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Unread 08-26-2012, 03:03 PM   #3
lal209
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Quote:
Originally Posted by Leesa View Post
Hi ! I haven't had that particular surgery, but since you have compression of the spiinal cord, it's obvious something needs to be done! And I guess the surgery you're having is about the only thing that CAN be done, although I'm afraid of fusions as the levels above and below the fusion sites tend to fail, leaving you with probable problems later on. It's called the "domino" effect, and usually the doctors don't tell you that. But you do what you have to do.

You'd better figure on longer healiing times than what they've said. I do NOT see you going back to work in 8 weeks after THAT kind of surgery! I had 2 open laminectomy/disectomies/foramenotomies and it was 4 months before I could go back PART TIME and 6 months before I could go back full time!! And I didn't have fusion!!! It was the same for each surgery. So plan on a bit longer. You'll need some help when you first get home. The first week is going to be rough. Perhaps your Mom or a neighbor could come in and help. Have some meals cooked ahead of time and freeze them so all you have to do is defrost them and put them in the oven for your family.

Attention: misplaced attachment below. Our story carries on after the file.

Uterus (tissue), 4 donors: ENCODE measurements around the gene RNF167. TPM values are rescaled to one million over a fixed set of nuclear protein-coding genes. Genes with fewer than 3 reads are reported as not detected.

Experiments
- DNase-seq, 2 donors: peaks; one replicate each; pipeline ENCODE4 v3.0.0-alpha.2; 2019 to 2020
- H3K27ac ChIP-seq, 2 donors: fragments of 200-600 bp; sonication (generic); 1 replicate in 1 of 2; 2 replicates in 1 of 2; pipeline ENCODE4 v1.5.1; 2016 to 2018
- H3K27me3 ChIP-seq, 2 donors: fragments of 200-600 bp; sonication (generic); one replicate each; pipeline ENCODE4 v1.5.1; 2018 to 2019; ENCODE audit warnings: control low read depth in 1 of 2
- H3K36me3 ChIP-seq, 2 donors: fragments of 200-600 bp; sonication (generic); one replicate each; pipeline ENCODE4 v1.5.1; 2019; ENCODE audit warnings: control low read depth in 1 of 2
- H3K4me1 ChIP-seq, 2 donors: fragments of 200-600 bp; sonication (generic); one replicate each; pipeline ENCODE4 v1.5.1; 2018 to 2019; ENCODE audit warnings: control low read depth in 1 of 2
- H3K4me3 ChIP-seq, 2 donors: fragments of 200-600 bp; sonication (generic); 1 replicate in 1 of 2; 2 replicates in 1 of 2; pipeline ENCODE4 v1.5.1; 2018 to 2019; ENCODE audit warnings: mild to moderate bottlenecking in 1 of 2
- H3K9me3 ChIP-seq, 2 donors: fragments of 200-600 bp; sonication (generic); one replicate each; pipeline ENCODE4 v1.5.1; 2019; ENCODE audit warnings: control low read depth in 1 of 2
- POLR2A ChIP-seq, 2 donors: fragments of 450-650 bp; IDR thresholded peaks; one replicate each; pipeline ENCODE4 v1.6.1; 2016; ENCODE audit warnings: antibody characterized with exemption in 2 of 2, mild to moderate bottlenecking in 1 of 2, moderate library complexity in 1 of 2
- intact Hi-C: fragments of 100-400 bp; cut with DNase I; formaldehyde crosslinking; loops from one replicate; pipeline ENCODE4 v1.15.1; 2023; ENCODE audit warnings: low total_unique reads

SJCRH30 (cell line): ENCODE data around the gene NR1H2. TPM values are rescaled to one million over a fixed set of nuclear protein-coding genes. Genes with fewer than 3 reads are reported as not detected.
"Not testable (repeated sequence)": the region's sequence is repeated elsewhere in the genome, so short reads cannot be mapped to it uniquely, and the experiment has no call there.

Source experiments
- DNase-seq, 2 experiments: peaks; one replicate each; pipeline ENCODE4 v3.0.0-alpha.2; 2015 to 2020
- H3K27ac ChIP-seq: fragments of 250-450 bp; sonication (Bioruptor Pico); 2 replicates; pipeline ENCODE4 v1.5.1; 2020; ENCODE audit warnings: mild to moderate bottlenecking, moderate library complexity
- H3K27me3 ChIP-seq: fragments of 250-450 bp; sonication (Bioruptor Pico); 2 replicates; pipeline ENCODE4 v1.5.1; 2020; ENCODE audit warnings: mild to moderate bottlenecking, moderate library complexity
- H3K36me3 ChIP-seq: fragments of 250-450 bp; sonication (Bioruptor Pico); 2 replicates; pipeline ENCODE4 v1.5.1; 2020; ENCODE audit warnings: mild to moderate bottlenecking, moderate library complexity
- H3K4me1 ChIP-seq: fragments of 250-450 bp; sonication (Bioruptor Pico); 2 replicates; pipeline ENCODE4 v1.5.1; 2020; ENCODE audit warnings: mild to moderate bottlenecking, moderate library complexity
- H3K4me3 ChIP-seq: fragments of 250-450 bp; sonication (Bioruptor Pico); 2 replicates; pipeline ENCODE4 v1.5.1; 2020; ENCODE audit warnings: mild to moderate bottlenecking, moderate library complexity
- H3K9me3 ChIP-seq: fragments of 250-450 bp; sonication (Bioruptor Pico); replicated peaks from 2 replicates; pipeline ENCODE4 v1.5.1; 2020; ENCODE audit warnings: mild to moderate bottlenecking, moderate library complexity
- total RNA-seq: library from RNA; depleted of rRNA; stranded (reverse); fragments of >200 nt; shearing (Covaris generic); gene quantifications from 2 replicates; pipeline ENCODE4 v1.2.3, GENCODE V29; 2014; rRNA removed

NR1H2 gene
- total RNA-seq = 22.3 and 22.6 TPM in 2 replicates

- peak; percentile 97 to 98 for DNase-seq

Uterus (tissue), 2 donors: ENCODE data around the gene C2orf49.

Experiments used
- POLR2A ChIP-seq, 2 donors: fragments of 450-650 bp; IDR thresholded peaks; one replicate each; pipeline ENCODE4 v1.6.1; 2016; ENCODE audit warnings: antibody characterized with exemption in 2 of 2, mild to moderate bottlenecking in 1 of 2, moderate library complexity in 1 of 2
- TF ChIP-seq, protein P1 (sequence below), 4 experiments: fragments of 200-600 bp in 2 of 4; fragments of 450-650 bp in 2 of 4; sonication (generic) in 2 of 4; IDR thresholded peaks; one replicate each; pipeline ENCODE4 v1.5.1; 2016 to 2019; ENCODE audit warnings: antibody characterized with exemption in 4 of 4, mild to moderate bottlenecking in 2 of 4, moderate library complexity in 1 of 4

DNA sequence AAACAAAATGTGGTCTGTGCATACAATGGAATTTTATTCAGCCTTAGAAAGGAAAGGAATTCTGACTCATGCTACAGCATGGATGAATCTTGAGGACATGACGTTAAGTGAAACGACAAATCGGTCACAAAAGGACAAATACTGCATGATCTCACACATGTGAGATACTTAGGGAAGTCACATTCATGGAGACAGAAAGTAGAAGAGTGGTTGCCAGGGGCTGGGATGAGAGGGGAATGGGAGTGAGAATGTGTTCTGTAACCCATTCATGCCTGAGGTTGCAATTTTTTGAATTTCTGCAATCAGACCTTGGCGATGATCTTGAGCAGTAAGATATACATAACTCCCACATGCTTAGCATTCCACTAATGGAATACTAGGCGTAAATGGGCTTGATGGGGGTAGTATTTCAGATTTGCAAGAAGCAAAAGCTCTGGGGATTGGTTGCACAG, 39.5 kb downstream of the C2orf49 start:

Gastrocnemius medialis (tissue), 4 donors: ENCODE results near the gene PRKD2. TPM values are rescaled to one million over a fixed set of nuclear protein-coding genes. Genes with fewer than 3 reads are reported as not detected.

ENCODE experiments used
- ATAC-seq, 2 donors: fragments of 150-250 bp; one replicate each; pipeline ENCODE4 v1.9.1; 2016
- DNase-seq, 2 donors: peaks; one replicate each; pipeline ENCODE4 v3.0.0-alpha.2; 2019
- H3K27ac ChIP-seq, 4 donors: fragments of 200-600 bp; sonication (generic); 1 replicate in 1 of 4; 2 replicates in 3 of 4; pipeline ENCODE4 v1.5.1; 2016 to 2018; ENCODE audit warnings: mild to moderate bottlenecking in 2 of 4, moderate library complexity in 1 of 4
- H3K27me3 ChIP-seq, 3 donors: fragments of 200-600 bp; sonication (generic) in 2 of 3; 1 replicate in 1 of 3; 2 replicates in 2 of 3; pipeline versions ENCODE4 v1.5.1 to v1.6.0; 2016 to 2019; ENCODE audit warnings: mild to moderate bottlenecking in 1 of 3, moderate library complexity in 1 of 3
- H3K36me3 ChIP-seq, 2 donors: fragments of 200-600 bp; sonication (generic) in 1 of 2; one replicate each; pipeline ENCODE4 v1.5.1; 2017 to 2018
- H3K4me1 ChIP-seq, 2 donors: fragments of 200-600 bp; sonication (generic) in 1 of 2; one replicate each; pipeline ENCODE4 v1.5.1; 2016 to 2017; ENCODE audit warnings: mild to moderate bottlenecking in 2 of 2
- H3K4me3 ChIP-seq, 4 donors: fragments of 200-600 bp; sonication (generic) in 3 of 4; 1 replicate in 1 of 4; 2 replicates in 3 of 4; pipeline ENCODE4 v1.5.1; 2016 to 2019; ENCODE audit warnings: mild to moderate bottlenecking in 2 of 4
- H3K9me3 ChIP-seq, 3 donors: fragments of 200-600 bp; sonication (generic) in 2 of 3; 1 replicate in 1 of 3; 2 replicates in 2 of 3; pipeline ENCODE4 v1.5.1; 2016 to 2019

Make sure all the laundry is done before surgery too so no one is holllering for clean clothes. LOL Have the grocery shopping done too.

Hopefully others will come in and add to the list of things to do ahead of time, and also add to what you should know about the surgery. God bless and best of luck! Hugs, Lee
THANKS, Lee! Prayers and hugs are always welcomed! Fortunately, my Mom and one of my brother's is living with me right now, so I'll have good support from them and others post surgery. It's a huge blessing to have loving support, but I'm also glad to have found this forum. None of my family/friends have had serious back pain/issues and it's a help to hear from others who know what I'm experiencing.